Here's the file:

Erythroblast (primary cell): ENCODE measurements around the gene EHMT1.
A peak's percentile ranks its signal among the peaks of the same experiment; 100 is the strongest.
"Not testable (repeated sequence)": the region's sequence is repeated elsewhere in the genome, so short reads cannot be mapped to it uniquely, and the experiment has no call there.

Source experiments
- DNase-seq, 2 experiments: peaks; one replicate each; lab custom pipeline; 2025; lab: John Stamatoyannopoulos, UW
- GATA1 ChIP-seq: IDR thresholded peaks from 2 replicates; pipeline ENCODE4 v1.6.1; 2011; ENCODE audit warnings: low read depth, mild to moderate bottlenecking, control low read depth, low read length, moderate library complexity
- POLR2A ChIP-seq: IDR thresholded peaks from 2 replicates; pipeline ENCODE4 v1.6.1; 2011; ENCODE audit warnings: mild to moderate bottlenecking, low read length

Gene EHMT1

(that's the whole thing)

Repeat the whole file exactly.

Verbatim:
Erythroblast (primary cell): ENCODE measurements around the gene EHMT1.
A peak's percentile ranks its signal among the peaks of the same experiment; 100 is the strongest.
"Not testable (repeated sequence)": the region's sequence is repeated elsewhere in the genome, so short reads cannot be mapped to it uniquely, and the experiment has no call there.

Source experiments
- DNase-seq, 2 experiments: peaks; one replicate each; lab custom pipeline; 2025; lab: John Stamatoyannopoulos, UW
- GATA1 ChIP-seq: IDR thresholded peaks from 2 replicates; pipeline ENCODE4 v1.6.1; 2011; ENCODE audit warnings: low read depth, mild to moderate bottlenecking, control low read depth, low read length, moderate library complexity
- POLR2A ChIP-seq: IDR thresholded peaks from 2 replicates; pipeline ENCODE4 v1.6.1; 2011; ENCODE audit warnings: mild to moderate bottlenecking, low read length

Gene EHMT1